How it was told
With the health of the planet a main focus of the Extinction Rebellion movement and the Climate Strikes, it’s almost easy to forget that air pollution isn’t exactly good for the human body either.
Two studies last week delivered a stark reminder of the impact that the emissions we breathe in can have. One centred on how living next to busy roads can cause lung cancer but we’ll focus on another one this week, a University College London study that linked air pollution to glaucoma, the eye condition that can cause damage to sight and even blindness through damage to the optic nerve.
The Sun led the charge with the coverage, opting for the headline “EYES AND LOWS. Living near a busy road could put you at risk of going blind, experts warn”.
Air pollution linked to condition that causes blindness in major UK study https://t.co/rweWk5D1gE
— The Independent (@Independent) November 25, 2019
The Independent’s headline was a little more straightforward, they went for: “Air pollution linked to condition that causes blindness in major UK study”.
“Air pollution linked to blindness as scientists say particles may hinder blood vessels in eyes” was The Daily Telegraph’s effort, focusing on the science behind the study’s claims.
And, finally, Mail Online stuck to their tried-and-tested lengthy headline format in: “Air pollution ‘can trigger glaucoma’: Study finds chemicals in air narrow the blood vessels and raise the risk of the condition by 6%”.
We already know that air pollution is damaging, but does this latest claim stack up?
To be fair to all the news outlets, they do a decent job of reporting this study which, even by the researchers’ own admission, doesn’t have the answers.
However, that’s not to say that their findings are not important – but there is more work to be done to definitively answer the question.
The study, which was published in the Investigative Ophthalmology and Visual Science journal, was certainly large, analysing 111,370 UK Biobank participants between 2006 and 2010. The participants were asked if they had glaucoma before undergoing ocular testing as well as a laser scan of the retina to measure thickness of their eye’s macula (the central area of the retina).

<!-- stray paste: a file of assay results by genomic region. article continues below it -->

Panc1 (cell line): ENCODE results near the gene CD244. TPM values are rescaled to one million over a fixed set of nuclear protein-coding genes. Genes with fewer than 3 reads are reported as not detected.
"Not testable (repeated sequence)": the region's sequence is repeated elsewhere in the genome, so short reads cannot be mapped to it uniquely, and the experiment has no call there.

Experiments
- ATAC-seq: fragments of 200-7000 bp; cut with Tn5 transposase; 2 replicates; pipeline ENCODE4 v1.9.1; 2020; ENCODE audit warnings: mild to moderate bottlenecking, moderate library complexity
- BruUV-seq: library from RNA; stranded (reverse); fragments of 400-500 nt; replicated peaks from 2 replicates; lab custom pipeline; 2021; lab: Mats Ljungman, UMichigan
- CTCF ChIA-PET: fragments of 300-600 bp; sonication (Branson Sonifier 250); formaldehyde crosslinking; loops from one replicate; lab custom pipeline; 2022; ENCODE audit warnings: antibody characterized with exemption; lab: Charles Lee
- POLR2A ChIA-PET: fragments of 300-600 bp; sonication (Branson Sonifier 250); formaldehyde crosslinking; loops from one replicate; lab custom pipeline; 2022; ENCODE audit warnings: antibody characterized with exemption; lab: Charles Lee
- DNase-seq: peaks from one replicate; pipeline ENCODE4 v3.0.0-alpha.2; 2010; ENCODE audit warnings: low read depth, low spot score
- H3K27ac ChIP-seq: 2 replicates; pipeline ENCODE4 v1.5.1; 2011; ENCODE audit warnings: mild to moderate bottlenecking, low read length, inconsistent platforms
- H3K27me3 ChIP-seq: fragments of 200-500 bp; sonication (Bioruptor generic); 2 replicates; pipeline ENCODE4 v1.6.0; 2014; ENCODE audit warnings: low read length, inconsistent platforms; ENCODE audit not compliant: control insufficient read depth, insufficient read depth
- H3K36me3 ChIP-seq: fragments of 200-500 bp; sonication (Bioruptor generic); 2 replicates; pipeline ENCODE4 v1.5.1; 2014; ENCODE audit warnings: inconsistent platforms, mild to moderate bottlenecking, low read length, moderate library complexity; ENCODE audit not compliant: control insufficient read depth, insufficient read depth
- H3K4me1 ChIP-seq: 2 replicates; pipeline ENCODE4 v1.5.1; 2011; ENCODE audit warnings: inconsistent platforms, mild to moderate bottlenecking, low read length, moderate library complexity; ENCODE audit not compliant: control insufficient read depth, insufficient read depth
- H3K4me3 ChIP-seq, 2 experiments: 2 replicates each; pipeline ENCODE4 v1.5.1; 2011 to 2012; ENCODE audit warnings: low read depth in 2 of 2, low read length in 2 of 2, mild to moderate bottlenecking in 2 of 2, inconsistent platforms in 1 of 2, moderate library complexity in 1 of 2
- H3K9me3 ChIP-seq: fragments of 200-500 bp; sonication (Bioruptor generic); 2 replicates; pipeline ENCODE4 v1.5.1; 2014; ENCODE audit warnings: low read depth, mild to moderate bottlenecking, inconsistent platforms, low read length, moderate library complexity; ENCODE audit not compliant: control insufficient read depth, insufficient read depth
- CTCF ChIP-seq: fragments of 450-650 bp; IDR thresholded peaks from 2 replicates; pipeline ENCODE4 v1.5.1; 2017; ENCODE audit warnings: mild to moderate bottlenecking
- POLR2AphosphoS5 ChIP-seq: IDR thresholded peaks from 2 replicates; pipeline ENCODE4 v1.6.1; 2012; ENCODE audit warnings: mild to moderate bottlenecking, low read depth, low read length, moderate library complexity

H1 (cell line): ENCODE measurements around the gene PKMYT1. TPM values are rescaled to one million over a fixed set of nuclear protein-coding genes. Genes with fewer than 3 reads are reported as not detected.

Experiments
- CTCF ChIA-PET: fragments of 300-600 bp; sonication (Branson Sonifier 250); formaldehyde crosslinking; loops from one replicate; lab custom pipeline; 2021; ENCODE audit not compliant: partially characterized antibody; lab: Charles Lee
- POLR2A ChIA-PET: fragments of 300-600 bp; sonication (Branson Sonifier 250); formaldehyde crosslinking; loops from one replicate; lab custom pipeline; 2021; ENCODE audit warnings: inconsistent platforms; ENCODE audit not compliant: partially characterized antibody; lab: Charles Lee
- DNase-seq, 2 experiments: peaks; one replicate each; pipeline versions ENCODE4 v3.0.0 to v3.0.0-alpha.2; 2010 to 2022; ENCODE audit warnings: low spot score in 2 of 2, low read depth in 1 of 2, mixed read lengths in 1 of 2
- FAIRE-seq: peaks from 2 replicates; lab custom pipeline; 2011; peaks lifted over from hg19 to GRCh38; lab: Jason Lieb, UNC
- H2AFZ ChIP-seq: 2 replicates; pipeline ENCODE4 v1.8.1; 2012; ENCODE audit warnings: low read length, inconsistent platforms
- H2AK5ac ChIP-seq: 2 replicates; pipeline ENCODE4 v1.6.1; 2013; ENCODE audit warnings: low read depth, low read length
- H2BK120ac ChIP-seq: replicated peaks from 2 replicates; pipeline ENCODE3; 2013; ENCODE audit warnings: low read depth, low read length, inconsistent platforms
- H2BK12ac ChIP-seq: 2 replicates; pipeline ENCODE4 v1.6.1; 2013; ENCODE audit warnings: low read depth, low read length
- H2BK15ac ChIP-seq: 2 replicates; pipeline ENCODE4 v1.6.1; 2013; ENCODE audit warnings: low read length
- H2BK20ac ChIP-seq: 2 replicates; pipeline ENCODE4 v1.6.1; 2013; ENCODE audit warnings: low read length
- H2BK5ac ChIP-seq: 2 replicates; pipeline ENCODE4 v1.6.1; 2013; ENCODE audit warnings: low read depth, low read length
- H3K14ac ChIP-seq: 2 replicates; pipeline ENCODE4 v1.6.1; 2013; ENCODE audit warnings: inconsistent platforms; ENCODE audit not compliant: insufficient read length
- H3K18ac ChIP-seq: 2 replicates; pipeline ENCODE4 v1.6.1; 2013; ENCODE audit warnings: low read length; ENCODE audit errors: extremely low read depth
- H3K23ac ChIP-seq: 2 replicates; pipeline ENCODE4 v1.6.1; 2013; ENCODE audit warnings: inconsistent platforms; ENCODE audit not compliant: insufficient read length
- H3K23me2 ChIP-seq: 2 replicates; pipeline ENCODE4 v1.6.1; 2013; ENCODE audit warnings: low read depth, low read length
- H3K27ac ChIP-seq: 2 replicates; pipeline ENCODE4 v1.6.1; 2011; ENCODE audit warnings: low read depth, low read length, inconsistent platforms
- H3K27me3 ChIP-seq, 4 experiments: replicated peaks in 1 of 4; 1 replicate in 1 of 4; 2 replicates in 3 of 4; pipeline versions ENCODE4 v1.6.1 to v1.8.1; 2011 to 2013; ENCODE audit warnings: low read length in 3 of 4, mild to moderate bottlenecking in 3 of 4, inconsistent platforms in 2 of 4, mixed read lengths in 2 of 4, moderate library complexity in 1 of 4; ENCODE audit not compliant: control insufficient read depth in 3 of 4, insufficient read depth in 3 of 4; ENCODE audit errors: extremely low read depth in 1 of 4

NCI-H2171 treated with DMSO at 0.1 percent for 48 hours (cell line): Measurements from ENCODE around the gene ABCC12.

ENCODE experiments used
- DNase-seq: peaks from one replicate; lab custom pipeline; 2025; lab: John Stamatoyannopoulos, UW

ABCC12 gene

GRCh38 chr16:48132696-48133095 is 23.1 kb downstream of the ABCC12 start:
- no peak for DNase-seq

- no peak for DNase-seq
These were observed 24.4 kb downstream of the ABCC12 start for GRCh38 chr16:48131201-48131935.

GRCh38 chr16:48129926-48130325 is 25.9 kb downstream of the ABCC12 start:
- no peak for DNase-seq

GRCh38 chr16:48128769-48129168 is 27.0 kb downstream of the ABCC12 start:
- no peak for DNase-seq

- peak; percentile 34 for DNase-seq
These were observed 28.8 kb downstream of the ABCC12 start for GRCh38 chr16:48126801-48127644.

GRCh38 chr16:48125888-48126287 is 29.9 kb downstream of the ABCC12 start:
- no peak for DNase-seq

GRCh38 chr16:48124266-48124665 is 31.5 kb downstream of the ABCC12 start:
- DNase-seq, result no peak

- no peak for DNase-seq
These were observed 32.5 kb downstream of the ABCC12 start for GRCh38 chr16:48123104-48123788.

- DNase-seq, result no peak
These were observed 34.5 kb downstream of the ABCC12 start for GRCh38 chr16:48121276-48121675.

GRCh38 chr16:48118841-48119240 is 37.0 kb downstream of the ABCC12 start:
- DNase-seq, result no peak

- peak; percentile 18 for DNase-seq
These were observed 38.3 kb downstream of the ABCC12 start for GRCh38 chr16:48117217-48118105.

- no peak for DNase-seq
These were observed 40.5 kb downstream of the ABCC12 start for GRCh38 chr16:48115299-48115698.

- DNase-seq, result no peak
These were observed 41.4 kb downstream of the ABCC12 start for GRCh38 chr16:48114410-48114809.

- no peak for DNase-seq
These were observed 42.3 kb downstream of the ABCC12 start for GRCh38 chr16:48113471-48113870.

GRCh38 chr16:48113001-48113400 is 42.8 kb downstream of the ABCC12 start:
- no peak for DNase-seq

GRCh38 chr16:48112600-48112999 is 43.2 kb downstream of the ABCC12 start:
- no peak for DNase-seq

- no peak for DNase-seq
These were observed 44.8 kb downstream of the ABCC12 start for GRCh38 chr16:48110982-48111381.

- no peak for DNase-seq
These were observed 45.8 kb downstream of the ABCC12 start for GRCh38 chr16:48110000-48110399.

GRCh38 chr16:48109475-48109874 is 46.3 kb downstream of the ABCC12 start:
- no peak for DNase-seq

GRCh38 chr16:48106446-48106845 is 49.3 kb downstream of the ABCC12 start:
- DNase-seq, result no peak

This information was then linked to air pollution measures of their home addresses, with the academics finding that people in the most polluted quarter of areas were 18 per cent more likely to report glaucoma than the least polluted 25 per cent. As Professor Paul Foster put it: “We found a striking correlation between particulate matter exposure and glaucoma. Given that this was in the UK, which has relatively low particulate matter pollution on the global scale, glaucoma may be even more strongly impacted by air pollution elsewhere in the world.”
However, there are plenty of limitations to this study that mean a causal link is yet to be confirmed.
By Prof Foster’s own admission, the scientists were not able to test the air pollution inside people’s homes or workplaces as this is an observational study. Neither were they able to experiment by changing the levels of pollution, as The Open University’s Emeritus Professor of Applied Statistics Professor Kevin McConway points out in response, as this would be impossible and unethical.
And it is also tricky to compare other differences between high and low pollution areas that could explain increased glaucoma risk – although the study’s authors did attempt to account for age, sex and a measure of material deprivation, as well as a few other factors.
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They also didn’t have any data on the actual pollution levels recorded over time in each area, which means that it isn’t possible to prove Prof Foster’s claim about other areas of the world.
As for the science, all outlets quoted the study’s first author Dr Sharon Chua and her explanation that “the constriction of blood vessels” may contribute to glaucoma or air pollution may “have a direct toxic effect damaging the nervous system”.
While the news outlets did portray the study cautiously, only The Independent quoted Prof McConway’s observations or any observations outside of the study to point out some of the study’s flaws.
Illustration: Miles Cole